Saturday, January 14, 2017

Does Curcumin Work: The Business of Science vs Curcumin

Does Curcumin Work: The Business of Science vs Curcumin

does curcumin work
University scientists can’t stand supplements. They’re messy and natural and not controlled by universities. This week a review paper was published by pharmaceutical chemists claiming that the supplement Curcumin doesn’t work. This is despite a good deal of recent research showing that Curcumin seems to work well clinically. So with conflicting information, does Curcumin work?

What Is Curcumin?

To understand what Curcumin is, you first have to know a little about the Asian root plant tumeric. Native to India, turmeric contains curcuminoids, a variety of compounds, one of which is Curcumin.  For thousands of years tumeric has been used in Asia for purposes such as dyes, medicines, and as a spice in Indian cooking. Curcumin is extracted from the rhizomes of tumeric, and its signature is the bright-yellow color of its powder. Today, Curcumin is found in a dietary supplement form and is even used in cosmetics.
For centuries traditional Chinese and Ayurvedic medicine has used curcumin for its anti-inflammatory properties. As a supplement, Curcumin is also known for its anti-inflammatory properties and is often taken to help relieve arthritis. In order to aid in absorption, Curcumin as a supplement is usually taken with a pepper extract, or bioperrine. In addition to its anti-inflammatory properties, Curcumin has very powerful anti-oxidant properties..

Does Curcumin Work Based on Cell-Based and Clinical Research?

There are two types of research that are important to discuss here. One is research that shows how Curcumin impacts real cells, and the other is clinical. Why? While we’ll get into the new research that questions the efficacy of Curcumin later, for now it’s important to understand that the paper focused only on how Curcumin impacted proteins in a test tube. So if Curcumin has been shown to have positive effects of real human cells or on real human patients, then the new paper isn’t important.
So does Curcumin work when impacting real human cells? In the lab, Curcumin has been tested on both tendon and cartilage cells. In both cases, it was shown to reduce the inflammation in those cells. Curcumin can turn around the toxic brew of chemicals which results in the destruction of arthritic joints, allowing repair cells to move back in and do their job. In addition, curcumin can stimulate mesenchymal stem cells to help with the production of cartilage.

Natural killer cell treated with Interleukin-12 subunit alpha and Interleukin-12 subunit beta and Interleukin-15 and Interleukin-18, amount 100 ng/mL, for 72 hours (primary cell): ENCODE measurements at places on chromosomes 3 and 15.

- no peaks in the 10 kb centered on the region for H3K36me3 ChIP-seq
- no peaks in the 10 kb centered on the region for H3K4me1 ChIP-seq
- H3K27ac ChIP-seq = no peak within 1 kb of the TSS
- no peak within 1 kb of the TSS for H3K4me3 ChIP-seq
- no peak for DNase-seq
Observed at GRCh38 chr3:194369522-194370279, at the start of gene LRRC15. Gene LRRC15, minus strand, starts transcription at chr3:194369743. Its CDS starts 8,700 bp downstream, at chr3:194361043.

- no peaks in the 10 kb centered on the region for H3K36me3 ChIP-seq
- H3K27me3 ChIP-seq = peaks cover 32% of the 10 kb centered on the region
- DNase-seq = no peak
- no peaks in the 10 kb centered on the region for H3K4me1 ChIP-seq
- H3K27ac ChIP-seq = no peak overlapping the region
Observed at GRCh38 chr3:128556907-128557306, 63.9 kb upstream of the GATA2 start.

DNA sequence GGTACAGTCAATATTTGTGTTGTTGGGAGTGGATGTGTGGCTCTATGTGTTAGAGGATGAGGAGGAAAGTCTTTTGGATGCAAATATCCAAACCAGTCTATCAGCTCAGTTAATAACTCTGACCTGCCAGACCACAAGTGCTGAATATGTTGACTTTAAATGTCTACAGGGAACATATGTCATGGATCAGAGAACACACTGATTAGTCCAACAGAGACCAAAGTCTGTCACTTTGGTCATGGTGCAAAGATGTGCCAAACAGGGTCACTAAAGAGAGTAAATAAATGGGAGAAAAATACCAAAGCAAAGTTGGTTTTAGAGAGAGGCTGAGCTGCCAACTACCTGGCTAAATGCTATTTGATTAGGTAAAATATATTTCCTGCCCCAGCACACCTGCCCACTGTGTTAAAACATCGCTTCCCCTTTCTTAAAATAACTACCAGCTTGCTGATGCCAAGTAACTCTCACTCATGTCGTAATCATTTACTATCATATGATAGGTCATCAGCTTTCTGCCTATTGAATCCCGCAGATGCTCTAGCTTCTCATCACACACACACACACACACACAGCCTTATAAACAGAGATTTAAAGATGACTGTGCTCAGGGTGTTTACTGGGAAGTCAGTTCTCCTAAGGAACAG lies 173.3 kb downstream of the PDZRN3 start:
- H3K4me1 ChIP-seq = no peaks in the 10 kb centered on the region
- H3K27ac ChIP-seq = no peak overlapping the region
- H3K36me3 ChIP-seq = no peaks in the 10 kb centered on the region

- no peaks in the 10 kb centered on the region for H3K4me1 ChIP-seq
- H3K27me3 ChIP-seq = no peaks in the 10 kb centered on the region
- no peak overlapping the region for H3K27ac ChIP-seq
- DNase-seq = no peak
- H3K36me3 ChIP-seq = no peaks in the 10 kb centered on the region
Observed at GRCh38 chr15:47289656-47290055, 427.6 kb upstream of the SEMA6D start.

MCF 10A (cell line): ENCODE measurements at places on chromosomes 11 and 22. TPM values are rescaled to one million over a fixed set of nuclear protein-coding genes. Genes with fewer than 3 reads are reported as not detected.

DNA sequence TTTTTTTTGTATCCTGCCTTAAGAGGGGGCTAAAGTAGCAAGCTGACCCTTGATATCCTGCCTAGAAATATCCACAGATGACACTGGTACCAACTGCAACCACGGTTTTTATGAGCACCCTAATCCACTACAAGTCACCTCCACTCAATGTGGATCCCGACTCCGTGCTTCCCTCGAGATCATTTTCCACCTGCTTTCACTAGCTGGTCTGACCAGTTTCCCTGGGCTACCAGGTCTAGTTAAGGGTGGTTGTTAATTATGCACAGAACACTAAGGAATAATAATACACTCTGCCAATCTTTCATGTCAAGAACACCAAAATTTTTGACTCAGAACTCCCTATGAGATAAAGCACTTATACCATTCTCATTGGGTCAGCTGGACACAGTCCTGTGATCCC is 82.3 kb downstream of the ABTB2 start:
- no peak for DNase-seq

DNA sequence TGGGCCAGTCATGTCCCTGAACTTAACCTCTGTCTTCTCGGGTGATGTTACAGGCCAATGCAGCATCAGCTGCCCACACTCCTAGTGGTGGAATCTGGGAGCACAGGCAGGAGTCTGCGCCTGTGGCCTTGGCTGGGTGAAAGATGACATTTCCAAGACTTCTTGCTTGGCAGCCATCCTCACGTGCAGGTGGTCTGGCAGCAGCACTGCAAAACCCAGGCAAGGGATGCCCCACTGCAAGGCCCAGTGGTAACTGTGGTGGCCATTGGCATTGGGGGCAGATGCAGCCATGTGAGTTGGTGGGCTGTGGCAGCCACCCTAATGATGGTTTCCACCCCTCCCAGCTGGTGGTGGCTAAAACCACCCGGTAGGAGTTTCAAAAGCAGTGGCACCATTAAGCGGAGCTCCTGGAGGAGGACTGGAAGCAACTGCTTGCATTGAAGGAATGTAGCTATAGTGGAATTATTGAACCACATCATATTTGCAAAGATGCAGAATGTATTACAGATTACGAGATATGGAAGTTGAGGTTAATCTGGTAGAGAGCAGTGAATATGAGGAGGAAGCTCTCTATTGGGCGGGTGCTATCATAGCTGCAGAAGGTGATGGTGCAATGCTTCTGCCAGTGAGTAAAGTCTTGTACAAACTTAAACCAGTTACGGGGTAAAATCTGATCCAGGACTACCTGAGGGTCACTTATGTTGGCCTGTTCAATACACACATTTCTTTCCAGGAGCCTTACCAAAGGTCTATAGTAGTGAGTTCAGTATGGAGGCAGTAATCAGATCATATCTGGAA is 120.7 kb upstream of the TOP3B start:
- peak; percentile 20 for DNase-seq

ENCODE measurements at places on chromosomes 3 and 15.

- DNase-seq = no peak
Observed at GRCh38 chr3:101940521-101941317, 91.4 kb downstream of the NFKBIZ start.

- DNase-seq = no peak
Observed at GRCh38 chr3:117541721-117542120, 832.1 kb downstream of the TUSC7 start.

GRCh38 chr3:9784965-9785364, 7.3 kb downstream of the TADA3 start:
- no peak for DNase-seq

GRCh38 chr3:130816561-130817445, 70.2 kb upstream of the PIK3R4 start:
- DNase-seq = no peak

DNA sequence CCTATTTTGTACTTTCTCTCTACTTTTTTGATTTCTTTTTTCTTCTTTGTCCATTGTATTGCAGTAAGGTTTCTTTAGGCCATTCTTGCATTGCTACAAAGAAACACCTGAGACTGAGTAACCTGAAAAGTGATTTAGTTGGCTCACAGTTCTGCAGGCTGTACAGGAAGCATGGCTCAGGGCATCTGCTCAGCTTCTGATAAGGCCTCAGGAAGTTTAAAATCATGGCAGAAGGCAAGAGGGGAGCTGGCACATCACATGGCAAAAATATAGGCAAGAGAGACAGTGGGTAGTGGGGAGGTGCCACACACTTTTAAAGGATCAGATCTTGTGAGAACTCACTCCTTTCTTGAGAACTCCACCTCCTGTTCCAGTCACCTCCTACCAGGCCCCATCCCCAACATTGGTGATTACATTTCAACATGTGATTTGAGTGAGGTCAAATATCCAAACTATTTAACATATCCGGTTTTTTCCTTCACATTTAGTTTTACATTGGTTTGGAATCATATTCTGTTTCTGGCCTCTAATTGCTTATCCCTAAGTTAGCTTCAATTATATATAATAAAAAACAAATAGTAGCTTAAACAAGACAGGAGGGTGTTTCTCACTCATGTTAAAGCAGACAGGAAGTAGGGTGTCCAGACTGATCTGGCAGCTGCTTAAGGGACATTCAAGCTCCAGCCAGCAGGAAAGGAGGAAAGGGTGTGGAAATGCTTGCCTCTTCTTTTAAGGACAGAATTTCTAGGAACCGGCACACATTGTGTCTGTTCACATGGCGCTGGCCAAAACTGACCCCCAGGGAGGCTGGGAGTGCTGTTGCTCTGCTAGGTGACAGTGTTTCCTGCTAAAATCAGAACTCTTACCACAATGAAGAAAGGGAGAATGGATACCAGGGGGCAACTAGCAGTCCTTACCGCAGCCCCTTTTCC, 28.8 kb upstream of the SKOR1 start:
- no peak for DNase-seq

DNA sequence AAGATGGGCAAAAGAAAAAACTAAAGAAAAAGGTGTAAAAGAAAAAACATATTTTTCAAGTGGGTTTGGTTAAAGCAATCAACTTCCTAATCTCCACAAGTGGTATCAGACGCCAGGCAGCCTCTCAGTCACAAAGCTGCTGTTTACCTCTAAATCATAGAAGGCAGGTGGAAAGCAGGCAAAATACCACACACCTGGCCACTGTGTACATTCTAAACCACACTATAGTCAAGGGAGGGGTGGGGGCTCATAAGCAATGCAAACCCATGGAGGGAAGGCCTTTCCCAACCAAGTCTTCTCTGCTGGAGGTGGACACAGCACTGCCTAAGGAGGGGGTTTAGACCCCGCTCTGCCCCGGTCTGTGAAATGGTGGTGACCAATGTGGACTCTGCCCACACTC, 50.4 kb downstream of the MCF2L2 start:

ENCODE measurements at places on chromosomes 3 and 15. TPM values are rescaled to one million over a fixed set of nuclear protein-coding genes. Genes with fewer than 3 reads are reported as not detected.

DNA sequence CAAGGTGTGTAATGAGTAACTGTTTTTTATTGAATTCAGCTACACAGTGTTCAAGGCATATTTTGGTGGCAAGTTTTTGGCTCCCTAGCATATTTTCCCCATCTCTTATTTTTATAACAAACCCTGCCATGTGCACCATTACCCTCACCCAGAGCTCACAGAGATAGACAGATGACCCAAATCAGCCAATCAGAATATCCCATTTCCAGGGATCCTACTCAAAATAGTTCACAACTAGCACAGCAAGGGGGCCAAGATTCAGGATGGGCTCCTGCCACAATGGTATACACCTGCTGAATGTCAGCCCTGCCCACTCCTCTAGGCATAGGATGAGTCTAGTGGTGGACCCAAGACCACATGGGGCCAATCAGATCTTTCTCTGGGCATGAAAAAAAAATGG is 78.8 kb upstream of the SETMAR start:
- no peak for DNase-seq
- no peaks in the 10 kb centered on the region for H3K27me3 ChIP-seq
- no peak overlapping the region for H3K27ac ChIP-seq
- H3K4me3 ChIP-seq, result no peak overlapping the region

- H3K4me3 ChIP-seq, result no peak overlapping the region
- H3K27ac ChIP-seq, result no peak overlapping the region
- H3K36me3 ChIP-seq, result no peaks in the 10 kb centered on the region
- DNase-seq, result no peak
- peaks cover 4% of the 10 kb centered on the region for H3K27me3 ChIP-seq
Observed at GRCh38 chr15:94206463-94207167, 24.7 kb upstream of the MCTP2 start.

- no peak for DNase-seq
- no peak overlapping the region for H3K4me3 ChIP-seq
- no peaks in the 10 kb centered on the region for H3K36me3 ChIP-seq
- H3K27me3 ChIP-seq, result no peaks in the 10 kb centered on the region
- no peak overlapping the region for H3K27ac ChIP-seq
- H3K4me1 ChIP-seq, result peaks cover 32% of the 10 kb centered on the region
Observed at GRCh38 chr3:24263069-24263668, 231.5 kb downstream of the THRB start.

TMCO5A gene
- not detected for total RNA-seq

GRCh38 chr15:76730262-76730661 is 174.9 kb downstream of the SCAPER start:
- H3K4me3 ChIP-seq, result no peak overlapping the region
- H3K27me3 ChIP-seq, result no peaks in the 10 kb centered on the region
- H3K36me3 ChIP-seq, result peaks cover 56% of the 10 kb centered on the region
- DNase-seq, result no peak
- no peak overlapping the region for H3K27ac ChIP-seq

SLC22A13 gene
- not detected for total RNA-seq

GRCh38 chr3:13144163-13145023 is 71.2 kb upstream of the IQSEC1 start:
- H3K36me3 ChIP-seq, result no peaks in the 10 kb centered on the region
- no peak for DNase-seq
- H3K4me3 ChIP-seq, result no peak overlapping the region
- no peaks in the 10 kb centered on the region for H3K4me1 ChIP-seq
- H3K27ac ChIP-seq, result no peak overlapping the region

Curcumin can also help troubled cells survive. When there is chronic stress in the body, such as arthritis, or even weight gain or other effects of aging, apoptosis can occur. Apoptosis is when the cells of the body tend to wear out faster due to some type of stress. For example, as you age, the toxic chemical IL-1-beta can accumulate in your joints. This can cause apoptosis, or cell death; however, Curcumin has been found to be protective against these changes.
Does Curcumin work in other clinical research? Curcumin supplementation has also been shown to alleviate bone loss due to oxidative stress, and in addition to it’s powerful toolset in treating joints, curcumin has also been shown to help with a leaky gut by reducing the harmful chemicals that leak through the intestines and into the bloodstream.
Another study found curcumin reduced inflammatory markers as effectively as ibuprofen, and another study took this a step further, showing that curcumin reduced markers of oxidative stress by 200-400%.The clinical research on the use of Curcumin in knee arthritis gets even more interesting. A recent review of the eight biggest randomized controlled trials demonstrated that there was mounting evidence that Curcumin works to help pain and improve function. While more research can always be performed, this is pretty impressive.

How About the New Study?

The new research focuses on how Curcumin behaves in a test tube and how it impacts important proteins. It’s a review of lots of research that seems to show that Curcumin and the chemicals in it can cause key proteins to do good things. The researchers believe that Curcumin is highly unstable and doesn’t really react with these key proteins. They also conclude somehow that the clinical trials for Curcumin have never shown any efficacy. Huh? How about the above eight randomized controlled trials? Looks like these scientists are on a Curcumin witch hunt?
The upshot? Does Curcumin work? Pharma scientists don’t like supplements. This study claiming Curcumin doesn’t work was covered by quite a few websites. However, as you can see, it seems to have an agenda. While these scientists think Curcumin doesn’t react the way they would like to see it in the test tubes, how then can it impact real human cells through objective research? How then can Curcumin the supplement be showing efficacy in the eight clinical trials that have been performed? The moral to this story? Be careful about what you read!

Thursday, January 12, 2017

YOU are SPECIAL !! Yes, You Can Die From a ‘Broken Heart,’ and Optimism Makes You Live Longer

Yes, You Can Die From a ‘Broken Heart,’ and Optimism Makes You Live Longer

January 12, 2017 |
By Dr. Mercola